Marlins owner Jeffrey Loria defends his decision to dismantle team

Miami Marlins owner Jeffrey Loria talks during a

Miami Marlins owner Jeffrey Loria talks during a news conference outside of the team's spring training facility before an exhibition spring training game against the Mets in Jupiter, Fla. (Feb. 26, 2013) (Credit: AP)

JUPITER, Fla. -- One day after meeting with team beat reporters in Miami and two days after he took out full-page ads in all three major South Florida newspapers to address fans, Marlins owner Jeffrey Loria continued his damage control tour, making his first appearance of the season at his team's spring training facility Tuesday.

Loria, 72, is under fire from fans and media for dismantling his high-salaried team of underachieving stars midway through the Marlins' first season in a publicly funded ballpark. The Marlins are expected to have a payroll below $45 million this season, lowest in the majors.

"I really do understand the disappointment. I'm disappointed," said Loria, a Manhattan-raised, Yale-educated art dealer who traded away Hanley Ramirez, Anibal Sanchez and Omar Infante after the promise of last season's 31-23 start was wiped out by a 3-17 stretch under then-manager Ozzie Guillen. The late-season purge became a postseason fire sale with a trade that sent five players, including shortstop Jose Reyes and pitchers Josh Johnson and Mark Buehrle, to the Blue Jays.

The Marlins finished the season 69-93, 29 games behind the NL East champion Nationals.

"We thought, going into the new ballpark it would be terrific," Loria said. "That's why I said let's go out and produce this $100-million payroll. It didn't work. We had kind of a perfect storm. We stunk. We had to fix it and we had to do it quickly."

Loria said hanging on to some high-priced talent wasn't an option.

"I did not want to be like other teams in Major League Baseball and make one or two changes each year and they never have a winning season," he said. "I can't hit, I can't run and I can't throw anymore. I am responsible, so I guess the buck stops with me. However, it's time to look ahead. We have a bright future and I would like us to rally around that."

Although the spring training roster has one star in Giancarlo Stanton and is sprinkled with established players such as Placido Polanco, Juan Pierre and Chone Figgins, fans won't readily recognize many of the "16 or 17 terrific young players," Loria says make up the core of his franchise's future. He thinks outfielder Christian Yelich and righthander Jose Fernandez are among rookies who could impact the team this season.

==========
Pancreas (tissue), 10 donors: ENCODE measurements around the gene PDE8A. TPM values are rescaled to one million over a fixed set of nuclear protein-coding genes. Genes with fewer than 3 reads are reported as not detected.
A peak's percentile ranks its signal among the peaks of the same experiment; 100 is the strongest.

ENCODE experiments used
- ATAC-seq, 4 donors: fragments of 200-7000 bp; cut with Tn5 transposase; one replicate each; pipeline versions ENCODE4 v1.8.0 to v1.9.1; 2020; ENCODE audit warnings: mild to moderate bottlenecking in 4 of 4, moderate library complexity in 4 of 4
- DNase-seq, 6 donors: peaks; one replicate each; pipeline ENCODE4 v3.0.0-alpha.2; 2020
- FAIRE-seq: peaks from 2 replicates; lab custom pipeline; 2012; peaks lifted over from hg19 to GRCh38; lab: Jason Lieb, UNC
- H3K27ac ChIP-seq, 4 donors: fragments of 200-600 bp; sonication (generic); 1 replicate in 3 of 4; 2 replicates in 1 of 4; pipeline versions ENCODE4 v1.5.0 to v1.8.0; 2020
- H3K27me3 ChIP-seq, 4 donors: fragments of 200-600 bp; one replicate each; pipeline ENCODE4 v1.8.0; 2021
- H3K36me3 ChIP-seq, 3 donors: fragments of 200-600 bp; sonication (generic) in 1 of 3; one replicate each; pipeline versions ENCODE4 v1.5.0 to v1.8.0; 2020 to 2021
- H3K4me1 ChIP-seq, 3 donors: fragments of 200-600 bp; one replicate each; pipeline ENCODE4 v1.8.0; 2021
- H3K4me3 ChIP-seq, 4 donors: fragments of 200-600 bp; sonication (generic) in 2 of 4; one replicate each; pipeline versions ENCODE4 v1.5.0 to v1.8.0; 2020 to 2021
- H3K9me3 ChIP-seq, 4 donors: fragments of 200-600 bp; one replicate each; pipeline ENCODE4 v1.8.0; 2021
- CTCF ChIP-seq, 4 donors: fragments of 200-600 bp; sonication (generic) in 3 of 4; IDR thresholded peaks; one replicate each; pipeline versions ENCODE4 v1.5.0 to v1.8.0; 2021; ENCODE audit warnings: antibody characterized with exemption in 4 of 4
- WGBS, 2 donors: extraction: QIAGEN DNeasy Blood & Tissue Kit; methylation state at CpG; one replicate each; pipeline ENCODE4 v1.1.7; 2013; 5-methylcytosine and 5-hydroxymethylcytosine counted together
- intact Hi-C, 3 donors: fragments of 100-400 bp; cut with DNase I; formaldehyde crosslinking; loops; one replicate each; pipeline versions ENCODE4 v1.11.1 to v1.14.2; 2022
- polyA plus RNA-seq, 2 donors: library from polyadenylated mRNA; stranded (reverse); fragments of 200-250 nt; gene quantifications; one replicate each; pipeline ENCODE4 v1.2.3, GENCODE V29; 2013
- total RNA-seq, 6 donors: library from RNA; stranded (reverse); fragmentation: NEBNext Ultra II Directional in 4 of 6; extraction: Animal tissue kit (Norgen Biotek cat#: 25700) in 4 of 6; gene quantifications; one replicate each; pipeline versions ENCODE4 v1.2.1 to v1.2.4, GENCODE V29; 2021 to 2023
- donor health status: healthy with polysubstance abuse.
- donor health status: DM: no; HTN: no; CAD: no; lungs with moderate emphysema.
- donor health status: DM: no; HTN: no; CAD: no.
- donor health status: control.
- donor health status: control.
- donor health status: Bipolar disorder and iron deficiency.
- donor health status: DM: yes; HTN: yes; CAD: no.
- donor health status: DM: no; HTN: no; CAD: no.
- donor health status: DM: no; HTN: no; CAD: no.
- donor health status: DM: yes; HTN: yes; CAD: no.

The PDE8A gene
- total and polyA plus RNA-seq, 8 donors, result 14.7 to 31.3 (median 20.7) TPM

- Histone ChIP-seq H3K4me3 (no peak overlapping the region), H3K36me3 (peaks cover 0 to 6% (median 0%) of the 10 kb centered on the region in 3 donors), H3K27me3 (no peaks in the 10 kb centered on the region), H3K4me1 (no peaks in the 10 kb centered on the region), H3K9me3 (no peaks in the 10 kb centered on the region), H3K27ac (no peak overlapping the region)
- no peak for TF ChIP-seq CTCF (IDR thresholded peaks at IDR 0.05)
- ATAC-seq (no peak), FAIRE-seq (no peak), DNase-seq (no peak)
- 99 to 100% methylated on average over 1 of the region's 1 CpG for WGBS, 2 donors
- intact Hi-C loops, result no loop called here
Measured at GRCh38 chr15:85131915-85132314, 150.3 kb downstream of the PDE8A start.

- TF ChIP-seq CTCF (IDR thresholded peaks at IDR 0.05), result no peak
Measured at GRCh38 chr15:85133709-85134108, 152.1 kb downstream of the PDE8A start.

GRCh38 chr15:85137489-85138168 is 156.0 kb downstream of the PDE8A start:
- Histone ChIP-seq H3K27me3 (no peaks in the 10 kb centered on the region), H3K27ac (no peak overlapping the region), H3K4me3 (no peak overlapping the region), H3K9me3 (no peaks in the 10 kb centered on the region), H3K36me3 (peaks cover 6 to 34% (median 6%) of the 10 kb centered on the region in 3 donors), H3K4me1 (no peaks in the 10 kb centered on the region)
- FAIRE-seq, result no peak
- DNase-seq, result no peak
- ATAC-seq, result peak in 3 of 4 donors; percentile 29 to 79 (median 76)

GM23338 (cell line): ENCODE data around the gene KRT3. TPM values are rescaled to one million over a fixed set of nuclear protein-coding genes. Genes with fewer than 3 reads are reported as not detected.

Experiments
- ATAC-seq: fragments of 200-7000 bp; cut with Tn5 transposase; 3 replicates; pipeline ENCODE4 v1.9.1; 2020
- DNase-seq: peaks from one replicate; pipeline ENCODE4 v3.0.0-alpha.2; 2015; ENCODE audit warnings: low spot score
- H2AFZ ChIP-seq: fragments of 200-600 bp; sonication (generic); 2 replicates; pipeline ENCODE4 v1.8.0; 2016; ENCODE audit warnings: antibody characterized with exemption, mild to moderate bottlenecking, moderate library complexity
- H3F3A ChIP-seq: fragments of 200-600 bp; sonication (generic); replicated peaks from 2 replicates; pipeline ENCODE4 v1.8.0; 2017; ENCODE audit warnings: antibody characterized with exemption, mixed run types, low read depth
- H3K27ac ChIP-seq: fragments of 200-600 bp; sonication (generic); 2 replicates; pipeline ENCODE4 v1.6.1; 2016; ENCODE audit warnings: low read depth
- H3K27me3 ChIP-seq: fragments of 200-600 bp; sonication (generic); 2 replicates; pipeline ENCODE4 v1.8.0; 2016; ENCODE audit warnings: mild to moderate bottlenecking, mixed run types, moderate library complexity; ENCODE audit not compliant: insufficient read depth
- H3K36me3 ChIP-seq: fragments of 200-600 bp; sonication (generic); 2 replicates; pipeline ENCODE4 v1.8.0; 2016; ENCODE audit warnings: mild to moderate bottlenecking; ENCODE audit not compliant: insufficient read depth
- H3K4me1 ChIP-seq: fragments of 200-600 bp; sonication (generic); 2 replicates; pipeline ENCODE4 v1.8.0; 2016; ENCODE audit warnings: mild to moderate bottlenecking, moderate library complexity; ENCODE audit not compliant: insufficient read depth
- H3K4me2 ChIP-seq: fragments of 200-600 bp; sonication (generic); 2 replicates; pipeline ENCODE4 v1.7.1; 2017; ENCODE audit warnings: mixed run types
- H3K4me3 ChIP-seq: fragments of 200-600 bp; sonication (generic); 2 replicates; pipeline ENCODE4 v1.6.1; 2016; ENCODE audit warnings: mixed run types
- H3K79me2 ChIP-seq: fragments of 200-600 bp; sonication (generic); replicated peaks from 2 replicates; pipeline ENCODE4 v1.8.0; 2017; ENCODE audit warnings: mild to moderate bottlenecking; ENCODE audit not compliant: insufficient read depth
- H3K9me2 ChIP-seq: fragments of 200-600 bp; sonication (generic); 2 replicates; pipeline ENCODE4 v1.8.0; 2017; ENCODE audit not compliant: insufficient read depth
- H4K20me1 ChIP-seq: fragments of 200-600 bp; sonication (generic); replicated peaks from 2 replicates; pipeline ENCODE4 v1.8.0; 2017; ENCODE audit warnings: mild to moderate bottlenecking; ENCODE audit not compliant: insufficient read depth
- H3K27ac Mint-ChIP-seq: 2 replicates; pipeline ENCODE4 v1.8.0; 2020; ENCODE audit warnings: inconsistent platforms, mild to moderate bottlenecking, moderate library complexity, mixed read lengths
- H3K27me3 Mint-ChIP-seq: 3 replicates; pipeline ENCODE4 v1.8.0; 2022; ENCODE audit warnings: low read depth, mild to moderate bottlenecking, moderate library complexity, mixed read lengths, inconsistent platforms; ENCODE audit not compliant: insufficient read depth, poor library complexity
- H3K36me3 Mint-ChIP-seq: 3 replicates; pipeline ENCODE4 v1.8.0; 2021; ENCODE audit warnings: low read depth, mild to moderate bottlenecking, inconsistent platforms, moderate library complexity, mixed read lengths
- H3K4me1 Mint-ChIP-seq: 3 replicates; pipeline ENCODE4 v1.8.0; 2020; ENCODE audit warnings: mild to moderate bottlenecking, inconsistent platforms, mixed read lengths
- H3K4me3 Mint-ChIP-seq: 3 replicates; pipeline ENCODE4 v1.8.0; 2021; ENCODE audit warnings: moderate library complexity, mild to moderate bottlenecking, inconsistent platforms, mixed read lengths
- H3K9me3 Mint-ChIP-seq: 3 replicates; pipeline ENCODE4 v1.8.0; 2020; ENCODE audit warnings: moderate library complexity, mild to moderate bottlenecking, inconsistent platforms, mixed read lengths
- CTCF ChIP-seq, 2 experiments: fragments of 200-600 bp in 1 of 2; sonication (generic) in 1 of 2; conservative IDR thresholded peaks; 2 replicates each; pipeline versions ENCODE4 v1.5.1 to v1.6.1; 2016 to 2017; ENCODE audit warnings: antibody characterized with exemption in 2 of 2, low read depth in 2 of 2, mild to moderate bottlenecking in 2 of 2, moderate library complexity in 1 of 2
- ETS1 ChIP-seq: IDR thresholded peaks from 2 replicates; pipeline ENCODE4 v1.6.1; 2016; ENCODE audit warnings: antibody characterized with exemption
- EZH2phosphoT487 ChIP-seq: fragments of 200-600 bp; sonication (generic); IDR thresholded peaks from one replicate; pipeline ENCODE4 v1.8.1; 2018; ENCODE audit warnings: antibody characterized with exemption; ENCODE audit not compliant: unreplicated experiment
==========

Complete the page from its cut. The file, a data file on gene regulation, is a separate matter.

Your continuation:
Off the field, the stadium remains a bone of contention with fans, particularly those in the city of Miami and Miami-Dade County, which is on the hook for $400 million it borrowed to finance stadium construction. Loria bristled when a reporter termed the deal to build the 37,500-seat retractable roof facility a "con job."

"First of all, the money isn't local taxpayer money. The money is tourist [tax] dollars," Loria said. "It is public money that's supposed to be used for facilities. [If] you want to be a major-league city and have a major-league baseball team, you need a major-league facility."

Although MLB announced attendance of 2,219,444 (27,400 per game) last season, team president David Samson told reporters Monday that figure was "tickets sold." Samson said "turnstile" attendance was more like 1.4 million as even projected sellouts, including games against the Red Sox in June, failed to materialize.

Players seem more willing to cut Loria some slack.

"It's always hard to see guys traded away," said John Maine, a 15-game winner for the Mets in 2007, trying to rebound from shoulder woes. "But they know what they're doing. They've won [the World Series] before and rebuilt."

First-year manager Mike Redmond said for young players and veterans, such as first baseman Casey Kotchman, with his seventh team in six years, this is the land of opportunity.

"Our former teammates will be missed, but it's part of the game," reliever Steve Cishek said. "Nothing we can do about it. You deal with it and move on."

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